Type: SAE PAPER 912142
    Format: text
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  • 6
    Publication Date: 2018-12-01
    Description: Methods based on chi-squared analysis are presented for detecting system and individual-port failures in the high-angle-of-attack flush airdata sensing system on the NASA F-18 High Alpha Research Vehicle. The HI-FADS hardware is introduced, and the aerodynamic model describes measured pressure in terms of dynamic pressure, angle of attack, angle of sideslip, and static pressure. Chi-squared analysis is described in the presentation of the concept for failure detection and fault management which includes nominal, iteration, and fault-management modes. A matrix of pressure orifices arranged in concentric circles on the nose of the aircraft indicate the parameters which are applied to the regression algorithms. The sensing techniques are applied to the F-18 flight data, and two examples are given of the computed angle-of-attack time histories. The failure-detection and fault-management techniques permit the matrix to be multiply redundant, and the chi-squared analysis is shown to be useful in the detection of failures.
    Keywords: AIRCRAFT INSTRUMENTATION
    Type: AIAA PAPER 92-0263
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  • 7
    Publication Date: 2018-12-01
    Description: A general numerical technique for obtaining unsteady pressure measurements using conventional pressure sensing technology has been developed. A pneumatic distortion model, based on the Navier-Stokes equations of momentum and continuity, was reduced to a low-order, state-variable model retaining most of the dynamic characteristics of the full model. The reduced-order model is coupled with results from minimum variance estimation theory to develop an algorithm to compensate the effects of pneumatic distortion. Both postflight and real-time algorithms were developed and evaluated using simulated and flight data.
    Keywords: INSTRUMENTATION AND PHOTOGRAPHY
    Type: AIAA PAPER 90-0631
    Format: text
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  • 8
    Publication Date: 2018-12-01
    Description: A technique has been developed to improve the fidelity of airdata measurements during dynamic maneuvering. This technique is particularly useful for airdata measured during flight at high angular rates and high angles of attack. To support this research, flight tests using the F-18 high alpha research vehicle were conducted at the NASA Ames Research Center Dryden Flight Research Facility. A Kalman filter was used to combine information from research airdata, linear accelerometers, angular rate gyros, and attitude gyros to determine better estimates of airdata quantities such as angle of attack, angle of sideslip, airspeed, and altitude. This paper briefly develops the state and observation equations used by the Kalman filter and shows how the state and measurement covariance matrices were determined from flight data.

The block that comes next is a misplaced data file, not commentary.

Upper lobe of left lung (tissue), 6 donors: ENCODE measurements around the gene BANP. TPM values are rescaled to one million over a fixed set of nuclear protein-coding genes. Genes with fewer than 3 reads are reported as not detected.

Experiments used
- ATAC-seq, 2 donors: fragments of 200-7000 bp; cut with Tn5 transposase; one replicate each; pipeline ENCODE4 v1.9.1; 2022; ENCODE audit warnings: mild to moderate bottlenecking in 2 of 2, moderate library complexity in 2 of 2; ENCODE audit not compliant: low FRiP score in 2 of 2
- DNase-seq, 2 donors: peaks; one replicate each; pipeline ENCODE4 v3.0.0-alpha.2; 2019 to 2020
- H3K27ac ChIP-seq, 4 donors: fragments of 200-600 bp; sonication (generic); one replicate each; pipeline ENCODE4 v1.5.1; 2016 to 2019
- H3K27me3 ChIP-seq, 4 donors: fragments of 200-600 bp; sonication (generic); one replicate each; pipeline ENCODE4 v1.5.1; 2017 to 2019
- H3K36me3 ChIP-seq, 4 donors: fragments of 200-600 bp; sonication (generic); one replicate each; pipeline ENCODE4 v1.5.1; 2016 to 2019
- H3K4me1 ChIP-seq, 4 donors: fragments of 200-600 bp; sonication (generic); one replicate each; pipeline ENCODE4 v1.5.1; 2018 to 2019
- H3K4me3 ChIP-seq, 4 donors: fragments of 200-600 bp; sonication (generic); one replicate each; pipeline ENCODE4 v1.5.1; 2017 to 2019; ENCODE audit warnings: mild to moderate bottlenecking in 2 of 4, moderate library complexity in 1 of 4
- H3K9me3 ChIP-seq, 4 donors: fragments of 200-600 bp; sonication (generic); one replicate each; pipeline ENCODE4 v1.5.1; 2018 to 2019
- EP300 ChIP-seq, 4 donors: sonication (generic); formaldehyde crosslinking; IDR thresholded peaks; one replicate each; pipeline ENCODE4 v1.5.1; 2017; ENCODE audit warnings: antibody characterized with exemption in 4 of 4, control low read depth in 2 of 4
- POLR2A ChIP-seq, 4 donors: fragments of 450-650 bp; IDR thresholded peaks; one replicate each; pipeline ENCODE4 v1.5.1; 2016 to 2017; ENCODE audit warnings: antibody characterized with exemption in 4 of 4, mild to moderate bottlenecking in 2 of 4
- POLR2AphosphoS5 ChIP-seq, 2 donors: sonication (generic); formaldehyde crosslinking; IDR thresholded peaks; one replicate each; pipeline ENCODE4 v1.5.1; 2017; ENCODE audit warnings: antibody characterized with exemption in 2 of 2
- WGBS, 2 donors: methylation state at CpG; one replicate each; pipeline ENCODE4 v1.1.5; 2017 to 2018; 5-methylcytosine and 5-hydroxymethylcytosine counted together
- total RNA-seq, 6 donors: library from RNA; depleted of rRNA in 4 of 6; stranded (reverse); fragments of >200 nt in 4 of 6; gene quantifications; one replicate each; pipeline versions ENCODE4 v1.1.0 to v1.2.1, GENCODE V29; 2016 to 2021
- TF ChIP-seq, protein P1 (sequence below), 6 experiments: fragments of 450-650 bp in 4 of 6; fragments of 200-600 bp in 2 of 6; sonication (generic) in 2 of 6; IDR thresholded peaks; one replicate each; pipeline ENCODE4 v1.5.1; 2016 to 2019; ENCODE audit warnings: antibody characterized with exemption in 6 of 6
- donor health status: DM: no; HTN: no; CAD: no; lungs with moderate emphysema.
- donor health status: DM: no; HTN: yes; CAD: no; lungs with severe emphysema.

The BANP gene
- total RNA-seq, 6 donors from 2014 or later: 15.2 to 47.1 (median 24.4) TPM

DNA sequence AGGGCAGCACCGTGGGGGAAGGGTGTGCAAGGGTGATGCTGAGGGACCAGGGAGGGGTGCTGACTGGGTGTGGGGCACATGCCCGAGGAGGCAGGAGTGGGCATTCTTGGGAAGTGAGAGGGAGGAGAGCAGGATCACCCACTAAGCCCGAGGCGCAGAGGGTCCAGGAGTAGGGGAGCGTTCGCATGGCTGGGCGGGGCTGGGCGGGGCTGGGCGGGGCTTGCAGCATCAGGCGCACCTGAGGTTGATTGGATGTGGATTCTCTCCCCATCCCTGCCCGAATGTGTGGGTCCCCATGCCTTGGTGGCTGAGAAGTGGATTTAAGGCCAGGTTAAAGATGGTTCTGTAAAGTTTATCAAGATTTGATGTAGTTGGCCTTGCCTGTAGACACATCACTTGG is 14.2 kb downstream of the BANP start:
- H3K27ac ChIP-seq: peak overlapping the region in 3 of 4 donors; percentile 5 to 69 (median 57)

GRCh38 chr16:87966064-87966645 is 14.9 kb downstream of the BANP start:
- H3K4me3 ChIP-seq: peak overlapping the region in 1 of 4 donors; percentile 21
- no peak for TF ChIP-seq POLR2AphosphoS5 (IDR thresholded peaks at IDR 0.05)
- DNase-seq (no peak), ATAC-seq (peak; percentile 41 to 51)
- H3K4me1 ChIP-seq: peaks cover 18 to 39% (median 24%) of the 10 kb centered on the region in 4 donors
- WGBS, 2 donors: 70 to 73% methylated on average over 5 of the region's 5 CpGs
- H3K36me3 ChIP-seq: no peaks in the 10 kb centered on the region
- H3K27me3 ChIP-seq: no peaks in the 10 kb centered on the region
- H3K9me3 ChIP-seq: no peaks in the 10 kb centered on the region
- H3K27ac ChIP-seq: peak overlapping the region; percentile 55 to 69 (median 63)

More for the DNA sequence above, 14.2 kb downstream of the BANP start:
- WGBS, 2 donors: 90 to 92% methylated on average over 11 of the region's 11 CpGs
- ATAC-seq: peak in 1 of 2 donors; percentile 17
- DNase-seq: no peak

Keywords: AIRCRAFT INSTRUMENTATION
    Type: AIAA PAPER 91-0672
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  • 9
    Publication Date: 2018-12-01
    Description: A nonintrusive high angle-of-attack flush airdata sensing (HI-FADS) system was installed and flight-tested on the F-18 high alpha research vehicle. This paper discusses the airdata algorithm development and composite results expressed as airdata parameter estimates and describes the HI-FADS system hardware, calibration techniques, and algorithm development. An independent empirical verification was performed over a large portion of the subsonic flight envelope. Test points were obtained for Mach numbers from 0.15 to 0.94 and angles of attack from -8.0 to 55.0 deg. Angles of sideslip ranged from -15.0 to 15.0 deg, and test altitudes ranged from 18,000 to 40,000 ft. The HI-FADS system gave excellent results over the entire subsonic Mach number range up to 55 deg angle of attack. The internal pneumatic frequency response of the system is accurate to beyond 10 Hz.
    Keywords: AIRCRAFT INSTRUMENTATION
    Type: AIAA PAPER 90-0232
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  • 10
    Publication Date: 2009-11-17
    Description: Airplane design studies have developed configuration concepts that may produce lower sonic boom annoyance levels. Since lower noise designs differ significantly from other HSCT designs, it is necessary to accurately assess their potential before HSCT final configuration decisions are made. Flight tests to demonstrate lower noise design capability by modifying an existing airframe have been proposed for the Mach 3 SR-71 reconnaissance airplane. To support the modified SR-71 proposal, baseline in-flight measurements were made of the unmodified aircraft. These measurements of SR-71 near-field sonic boom signatures were obtained by an F-16XL probe airplane at flightpath separation distances ranging from approximately 740 to 40 ft. This paper discusses the methods used to gather and analyze the flight data, and makes comparisons of these flight data with CFD results from Douglas Aircraft Corporation and NASA Langley Research Center. The CFD solutions were obtained for the near-field flow about the SR-71, and then propagated to the flight test measurement location using the program MDBOOM.
    Keywords: Aircraft Design, Testing and Performance
    Type: High-Speed Research: 1994 Sonic Boom Workshop. Configuration, Design, Analysis and Testing; 171-197; NASA/CP-1999-209699